make po/git-core.pot

Initializing a "XX.po" file

(This is done by the language teams).

If your language XX does not have translated message file "po/XX.po" yet, you add a translation for the first time by running:

make po-init PO_FILE=po/XX.po

where XX is the locale, e.g. "de", "is", "pt_BR", "zh_CN", etc.

The newly generated message file "po/XX.po" is based on the core pot file "po/git-core.pot", so it contains only a minimal set of messages and it's a good start for a new language contribution.

Once you are done testing the translation (see below), commit the result and ask the l10n coordinator to pull from you.

Updating a "XX.po" file

(This is done by the language teams).

If you are replacing translation strings in an existing "XX.po" file to improve the translation, just edit the file.

If you want to find new translatable strings in source files of upstream repository and propagate them to your "po/XX.po", run command:

make po-update PO_FILE=po/XX.po

It will:

  • Call "make po/git.pot" to generate new "po/git.pot" file
  • Call "msgmerge --add-location --backup=off -U po/XX.po po/git.pot" to update your "po/XX.po"
  • The "--add-location" option for msgmerge will add location lines, and these location lines will help translation tools to locate translation context easily.

Once you are done testing the translation (see below), it's better to commit a location-less "po/XX.po" file to save repository space and make a user-friendly patch for review.

To save a location-less "po/XX.po" automatically in repository, you can:

First define a new attribute for "po/XX.po" by appending the following line in ".git/info/attributes":

/po/XX.po filter=gettext-no-location

Then define the driver for the "gettext-no-location" clean filter to strip out both filenames and locations from the contents as follows:

git config --global filter.gettext-no-location.clean \
           "msgcat --no-location -"

For users who have gettext version 0.20 or higher, it is also possible to define a clean filter to preserve filenames but not locations:

git config --global filter.gettext-no-location.clean \
           "msgcat --add-location=file -"

You're now ready to ask the l10n coordinator to pull from you.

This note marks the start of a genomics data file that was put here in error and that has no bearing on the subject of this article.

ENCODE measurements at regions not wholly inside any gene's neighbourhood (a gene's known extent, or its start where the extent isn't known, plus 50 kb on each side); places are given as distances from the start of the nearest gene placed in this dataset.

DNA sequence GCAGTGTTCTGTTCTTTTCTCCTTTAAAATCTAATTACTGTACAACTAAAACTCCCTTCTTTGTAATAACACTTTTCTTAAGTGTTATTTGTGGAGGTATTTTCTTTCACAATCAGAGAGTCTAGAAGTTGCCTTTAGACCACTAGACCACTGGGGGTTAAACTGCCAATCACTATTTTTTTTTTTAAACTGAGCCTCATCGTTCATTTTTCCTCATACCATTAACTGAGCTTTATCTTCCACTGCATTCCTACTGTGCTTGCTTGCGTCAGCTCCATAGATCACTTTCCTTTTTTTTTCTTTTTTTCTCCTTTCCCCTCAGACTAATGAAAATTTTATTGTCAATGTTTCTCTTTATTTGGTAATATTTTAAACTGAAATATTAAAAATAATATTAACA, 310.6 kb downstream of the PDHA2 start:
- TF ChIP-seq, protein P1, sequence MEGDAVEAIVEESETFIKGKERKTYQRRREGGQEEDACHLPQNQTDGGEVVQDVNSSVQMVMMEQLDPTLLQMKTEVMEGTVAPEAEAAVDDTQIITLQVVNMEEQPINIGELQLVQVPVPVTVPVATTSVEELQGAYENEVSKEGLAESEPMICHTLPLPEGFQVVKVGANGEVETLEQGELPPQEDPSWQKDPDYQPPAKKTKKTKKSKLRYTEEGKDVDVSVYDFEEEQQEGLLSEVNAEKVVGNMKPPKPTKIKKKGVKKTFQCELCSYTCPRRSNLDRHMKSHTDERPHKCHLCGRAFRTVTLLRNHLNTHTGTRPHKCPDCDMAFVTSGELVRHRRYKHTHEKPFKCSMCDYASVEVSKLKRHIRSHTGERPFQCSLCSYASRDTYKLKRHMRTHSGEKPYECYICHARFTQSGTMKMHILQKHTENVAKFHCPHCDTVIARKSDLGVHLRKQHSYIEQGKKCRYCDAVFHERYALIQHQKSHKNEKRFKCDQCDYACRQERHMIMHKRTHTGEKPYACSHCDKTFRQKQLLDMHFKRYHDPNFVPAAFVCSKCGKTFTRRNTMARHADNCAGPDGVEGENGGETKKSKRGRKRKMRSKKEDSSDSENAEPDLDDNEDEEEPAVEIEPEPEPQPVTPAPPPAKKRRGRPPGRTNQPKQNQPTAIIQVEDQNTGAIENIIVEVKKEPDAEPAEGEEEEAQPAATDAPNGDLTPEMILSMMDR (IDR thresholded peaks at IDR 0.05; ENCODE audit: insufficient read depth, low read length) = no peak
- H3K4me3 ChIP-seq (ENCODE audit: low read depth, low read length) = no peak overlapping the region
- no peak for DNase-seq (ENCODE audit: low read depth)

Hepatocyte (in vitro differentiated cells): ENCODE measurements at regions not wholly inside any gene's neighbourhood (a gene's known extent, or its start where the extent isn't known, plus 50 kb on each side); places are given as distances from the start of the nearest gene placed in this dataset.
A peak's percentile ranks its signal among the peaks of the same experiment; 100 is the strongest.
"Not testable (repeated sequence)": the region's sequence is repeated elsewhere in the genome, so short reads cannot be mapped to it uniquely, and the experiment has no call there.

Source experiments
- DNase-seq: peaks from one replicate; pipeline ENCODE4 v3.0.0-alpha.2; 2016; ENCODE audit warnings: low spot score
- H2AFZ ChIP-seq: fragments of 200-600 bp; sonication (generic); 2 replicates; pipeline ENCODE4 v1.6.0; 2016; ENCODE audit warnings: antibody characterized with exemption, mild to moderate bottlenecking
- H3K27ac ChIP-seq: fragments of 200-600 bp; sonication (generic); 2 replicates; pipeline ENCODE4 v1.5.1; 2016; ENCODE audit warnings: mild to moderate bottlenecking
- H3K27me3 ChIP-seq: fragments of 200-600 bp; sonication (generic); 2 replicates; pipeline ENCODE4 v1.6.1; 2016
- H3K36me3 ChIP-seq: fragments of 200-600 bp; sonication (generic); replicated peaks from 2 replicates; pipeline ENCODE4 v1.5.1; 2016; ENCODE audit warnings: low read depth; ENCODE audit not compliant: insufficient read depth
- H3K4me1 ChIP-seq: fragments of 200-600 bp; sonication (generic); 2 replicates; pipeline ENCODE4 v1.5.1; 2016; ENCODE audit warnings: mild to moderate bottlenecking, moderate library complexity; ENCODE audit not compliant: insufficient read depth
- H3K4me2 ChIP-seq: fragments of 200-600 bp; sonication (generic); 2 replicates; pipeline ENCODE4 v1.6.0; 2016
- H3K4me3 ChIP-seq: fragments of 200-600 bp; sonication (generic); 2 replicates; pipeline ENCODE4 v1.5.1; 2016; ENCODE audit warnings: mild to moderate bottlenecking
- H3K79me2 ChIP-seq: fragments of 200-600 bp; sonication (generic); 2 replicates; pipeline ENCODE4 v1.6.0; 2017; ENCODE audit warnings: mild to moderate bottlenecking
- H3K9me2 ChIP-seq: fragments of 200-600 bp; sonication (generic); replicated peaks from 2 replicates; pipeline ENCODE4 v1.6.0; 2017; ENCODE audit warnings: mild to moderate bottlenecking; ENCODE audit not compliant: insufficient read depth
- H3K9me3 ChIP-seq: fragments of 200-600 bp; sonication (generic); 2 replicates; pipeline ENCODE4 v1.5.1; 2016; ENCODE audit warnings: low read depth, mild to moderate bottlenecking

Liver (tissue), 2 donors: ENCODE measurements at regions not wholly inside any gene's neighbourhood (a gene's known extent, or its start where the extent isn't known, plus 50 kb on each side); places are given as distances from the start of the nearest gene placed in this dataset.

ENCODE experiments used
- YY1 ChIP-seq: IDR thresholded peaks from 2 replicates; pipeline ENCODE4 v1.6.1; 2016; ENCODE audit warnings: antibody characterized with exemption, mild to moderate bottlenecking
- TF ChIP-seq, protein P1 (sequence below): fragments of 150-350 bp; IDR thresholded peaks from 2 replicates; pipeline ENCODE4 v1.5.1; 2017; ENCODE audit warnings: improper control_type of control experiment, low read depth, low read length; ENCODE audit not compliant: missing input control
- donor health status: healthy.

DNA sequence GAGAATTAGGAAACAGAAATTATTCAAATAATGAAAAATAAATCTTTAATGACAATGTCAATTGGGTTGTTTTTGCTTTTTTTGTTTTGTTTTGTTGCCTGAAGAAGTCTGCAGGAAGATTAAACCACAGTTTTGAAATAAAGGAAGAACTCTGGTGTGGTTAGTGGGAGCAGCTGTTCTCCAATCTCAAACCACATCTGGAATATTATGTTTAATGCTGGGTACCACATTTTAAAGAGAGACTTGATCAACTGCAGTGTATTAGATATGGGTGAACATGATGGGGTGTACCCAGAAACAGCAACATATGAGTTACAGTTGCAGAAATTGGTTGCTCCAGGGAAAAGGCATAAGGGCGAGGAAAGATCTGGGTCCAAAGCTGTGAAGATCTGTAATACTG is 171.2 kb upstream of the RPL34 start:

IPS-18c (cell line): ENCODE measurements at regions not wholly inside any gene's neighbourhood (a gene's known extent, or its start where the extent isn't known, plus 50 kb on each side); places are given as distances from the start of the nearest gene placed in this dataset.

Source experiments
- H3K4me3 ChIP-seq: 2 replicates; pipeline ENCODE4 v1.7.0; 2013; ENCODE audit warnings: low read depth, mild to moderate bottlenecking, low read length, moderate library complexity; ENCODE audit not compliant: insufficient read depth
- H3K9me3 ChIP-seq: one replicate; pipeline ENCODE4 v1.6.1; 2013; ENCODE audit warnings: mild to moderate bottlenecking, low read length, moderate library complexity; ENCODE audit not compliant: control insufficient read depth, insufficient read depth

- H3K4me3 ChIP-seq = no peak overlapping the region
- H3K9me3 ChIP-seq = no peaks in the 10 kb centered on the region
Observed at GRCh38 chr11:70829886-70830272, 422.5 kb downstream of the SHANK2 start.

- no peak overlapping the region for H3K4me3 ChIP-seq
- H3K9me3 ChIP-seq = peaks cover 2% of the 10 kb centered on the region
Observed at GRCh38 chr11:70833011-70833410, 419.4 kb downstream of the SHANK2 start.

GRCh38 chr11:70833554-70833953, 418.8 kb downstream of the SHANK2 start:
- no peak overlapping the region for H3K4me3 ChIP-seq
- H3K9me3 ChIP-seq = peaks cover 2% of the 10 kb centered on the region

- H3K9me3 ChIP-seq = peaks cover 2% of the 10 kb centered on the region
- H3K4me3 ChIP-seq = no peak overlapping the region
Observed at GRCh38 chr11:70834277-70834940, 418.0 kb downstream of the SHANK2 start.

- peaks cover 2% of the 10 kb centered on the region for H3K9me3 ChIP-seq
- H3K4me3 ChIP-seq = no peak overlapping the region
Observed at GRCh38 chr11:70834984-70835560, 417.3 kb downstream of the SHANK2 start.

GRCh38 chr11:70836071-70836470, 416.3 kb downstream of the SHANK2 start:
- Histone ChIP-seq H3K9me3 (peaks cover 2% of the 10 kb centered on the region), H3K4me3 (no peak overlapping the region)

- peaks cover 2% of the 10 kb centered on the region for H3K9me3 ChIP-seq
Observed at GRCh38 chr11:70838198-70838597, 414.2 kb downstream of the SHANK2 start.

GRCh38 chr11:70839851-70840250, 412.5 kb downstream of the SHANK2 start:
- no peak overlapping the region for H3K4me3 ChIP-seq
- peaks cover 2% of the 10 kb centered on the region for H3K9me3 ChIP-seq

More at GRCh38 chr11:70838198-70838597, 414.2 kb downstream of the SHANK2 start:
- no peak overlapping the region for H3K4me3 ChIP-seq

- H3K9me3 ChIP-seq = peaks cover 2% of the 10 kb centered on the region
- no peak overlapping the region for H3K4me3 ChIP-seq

Fuzzy translation

Fuzzy translation is a translation marked by comment "fuzzy" to let you know that the translation is out of date because the "msgid" has been changed. A fuzzy translation will be ignored when compiling using "msgfmt". Fuzzy translation can be marked by hands, but for most cases they are marked automatically when running "msgmerge" to update your "XX.po" file.

After fixing the corresponding translation, you must remove the "fuzzy" tag in the comment.

Testing your changes

(This is done by the language teams, after creating or updating "XX.po" file).

Before you submit your changes go back to the top-level and do:

make

On systems with GNU gettext (i.e. not Solaris) this will compile your changed PO file with msgfmt --check, the --check option flags many common errors, e.g. missing printf format strings, or translated messages that deviate from the originals in whether they begin/end with a newline or not.

L10n coordinator will check your contributions using a helper program (see "PO helper" section below):

git-po-helper check-po po/XX.po
git-po-helper check-commits <rev-list-opts>

Marking strings for translation

(This is done by the core developers).

Before strings can be translated they first have to be marked for translation.

Git uses an internationalization interface that wraps the system's gettext library, so most of the advice in your gettext documentation (on GNU systems info gettext in a terminal) applies.

General advice:

  • Don't mark everything for translation, only strings which will be read by humans (the porcelain interface) should be translated.

    The output from Git's plumbing utilities will primarily be read by programs and would break scripts under non-C locales if it was translated. Plumbing strings should not be translated, since they're part of Git's API.

  • Adjust the strings so that they're easy to translate. Most of the advice in info '(gettext)Preparing Strings' applies here.

  • Strings referencing numbers of items may need to be split into singular and plural forms; see the Q_() wrapper in the C sub-section below for an example.

  • If something is unclear or ambiguous you can use a "TRANSLATORS" comment to tell the translators what to make of it. These will be extracted by xgettext(1) and put in the "po/*.po" files, e.g. from git-am.sh: